Day 2 – the lovely little Dutch village of Veere

The church spire silhouetted against the sunset as we sail away from Veere

The church spire silhouetted against the sunset as we sail away from Veere

Veere is a gorgeous little village on one of the islands of Zeeland, close to the Belgian border. Very, very picturesque, with lovely gardens and cute lanes lined with neat houses.

The imaginatively named Big Church which dominates the village.

The imaginatively named Big Church which dominates the village.

Spring goods on display outside a shop

Spring goods on display outside a shop

Everybody sails - but you have to get your boat out

Everybody sails – but you have to get your boat out

An old-style sailing boat. This looks a lot like the boats carried on the 1th century merchantmen

An old-style sailing boat. This looks a lot like the boats carried on the 17th century merchantmen

A windmill - just because. Also note the onion spire shown in the sunset pic top of page

A windmill – just because. Also note the onion spire shown in the sunset pic top of page

In the afternoon we were taken to see the Delta Works, the huge storm surge barriers built to protect Zeeland from North Sea flooding. The project was initiated in 1953, after the severest flooding in the country’s history cost many lives, as well as homes and livelihoods. Very clever, those Clogs. The machinery they needed to build the barrier hadn’t been invented in 1954, so they invented it. They also took special note of the region’s ecology. If they had built a dam, the fresh water from the Scheldt River and the salt water from the North Sea would not have mixed. The fresh water area would have stagnated and died, affecting fish, seals, and migratory birds.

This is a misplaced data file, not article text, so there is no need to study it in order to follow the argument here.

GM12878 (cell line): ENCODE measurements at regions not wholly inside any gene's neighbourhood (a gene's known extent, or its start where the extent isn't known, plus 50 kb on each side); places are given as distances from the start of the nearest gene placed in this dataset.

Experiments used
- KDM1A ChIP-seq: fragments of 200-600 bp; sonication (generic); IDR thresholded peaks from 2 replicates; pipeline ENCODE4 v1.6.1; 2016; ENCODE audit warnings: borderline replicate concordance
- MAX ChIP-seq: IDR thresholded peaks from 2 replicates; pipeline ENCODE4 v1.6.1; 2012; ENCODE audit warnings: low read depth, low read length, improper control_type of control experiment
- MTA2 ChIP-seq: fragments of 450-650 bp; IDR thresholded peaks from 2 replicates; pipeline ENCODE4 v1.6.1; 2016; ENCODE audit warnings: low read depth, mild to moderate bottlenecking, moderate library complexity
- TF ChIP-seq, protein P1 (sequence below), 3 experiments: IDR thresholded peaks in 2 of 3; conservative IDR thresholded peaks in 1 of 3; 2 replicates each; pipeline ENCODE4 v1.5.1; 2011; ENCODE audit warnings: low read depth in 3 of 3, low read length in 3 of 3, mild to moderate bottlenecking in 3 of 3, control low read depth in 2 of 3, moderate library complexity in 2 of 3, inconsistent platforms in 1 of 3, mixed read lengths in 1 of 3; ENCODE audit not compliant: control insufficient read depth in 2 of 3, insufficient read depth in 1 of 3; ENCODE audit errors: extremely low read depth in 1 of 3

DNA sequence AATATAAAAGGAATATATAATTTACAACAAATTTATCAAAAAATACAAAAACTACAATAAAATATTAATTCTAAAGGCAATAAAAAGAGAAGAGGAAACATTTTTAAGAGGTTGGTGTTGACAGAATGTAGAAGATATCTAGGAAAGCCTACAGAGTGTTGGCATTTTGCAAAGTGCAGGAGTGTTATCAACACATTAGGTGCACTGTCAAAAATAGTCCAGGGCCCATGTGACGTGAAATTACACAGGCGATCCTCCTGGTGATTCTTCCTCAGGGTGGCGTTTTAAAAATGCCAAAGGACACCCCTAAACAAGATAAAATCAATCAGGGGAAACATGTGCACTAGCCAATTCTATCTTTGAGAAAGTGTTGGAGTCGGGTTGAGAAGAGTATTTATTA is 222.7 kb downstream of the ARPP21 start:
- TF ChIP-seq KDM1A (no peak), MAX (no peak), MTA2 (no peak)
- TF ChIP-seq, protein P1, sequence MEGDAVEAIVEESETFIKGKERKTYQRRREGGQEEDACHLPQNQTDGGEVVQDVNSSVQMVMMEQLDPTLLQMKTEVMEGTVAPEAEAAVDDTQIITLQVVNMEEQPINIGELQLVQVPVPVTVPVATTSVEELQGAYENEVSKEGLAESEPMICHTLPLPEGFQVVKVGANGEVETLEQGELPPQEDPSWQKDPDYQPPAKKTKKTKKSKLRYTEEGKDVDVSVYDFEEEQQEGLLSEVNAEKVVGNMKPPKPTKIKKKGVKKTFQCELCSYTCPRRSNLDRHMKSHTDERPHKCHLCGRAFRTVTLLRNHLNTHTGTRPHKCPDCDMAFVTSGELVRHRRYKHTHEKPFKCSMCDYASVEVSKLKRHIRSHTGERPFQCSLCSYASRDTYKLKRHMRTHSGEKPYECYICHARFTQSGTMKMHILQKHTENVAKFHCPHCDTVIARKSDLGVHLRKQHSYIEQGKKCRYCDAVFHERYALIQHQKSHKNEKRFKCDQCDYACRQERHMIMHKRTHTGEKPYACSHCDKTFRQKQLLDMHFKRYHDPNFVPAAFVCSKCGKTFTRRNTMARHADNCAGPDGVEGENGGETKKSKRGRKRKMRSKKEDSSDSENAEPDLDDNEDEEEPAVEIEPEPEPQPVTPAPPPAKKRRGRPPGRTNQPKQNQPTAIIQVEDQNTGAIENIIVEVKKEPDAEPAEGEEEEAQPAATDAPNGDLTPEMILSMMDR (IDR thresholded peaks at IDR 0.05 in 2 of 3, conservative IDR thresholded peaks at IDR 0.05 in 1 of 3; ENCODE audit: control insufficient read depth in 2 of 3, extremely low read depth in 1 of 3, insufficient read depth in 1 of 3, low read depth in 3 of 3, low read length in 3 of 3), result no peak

The storm surge barrier, gates up, with the tide rushing in from the North Sea. And (of course) a wind farm.

The storm surge barrier, gates up, with the tide rushing in from the North Sea. And (of course) a wind farm.

So they built a barrier which would only be closed when conditions were dangerous. Storm gates were suspended between pillars above the waterline, allowing the estuaries to function normally. We were told that a combination of a very high tide and wind from a certain quarter would lead to the barriers being lowered. Since the project was completed in the 1980s they have only been dropped twenty-six times.

We were shown a short film which explains why the project was undertaken, and some of the massive machinery built to create the barrier. Then we went through the works themselves where we saw what the machinery had created. There’s also an audio-visual presentation that gives visitors an idea of the fury of that 1953 storm. But the barriers are controlled using hydraulics, which is old tech and will become increasingly difficult to maintain. It will be interesting to watch future developments. If you’re at all interested in engineering have a look at the links I’ve posted and search for some more material. I found it absolutely fascinating.

In the evening, instead of eating dinner on the ship we were taken to one of three local restaurants to sample the local fare. We had fish soup and cod wrapped in bacon with a lobster sauce. Very nice, and fun talking to some new people we hadn’t met before.

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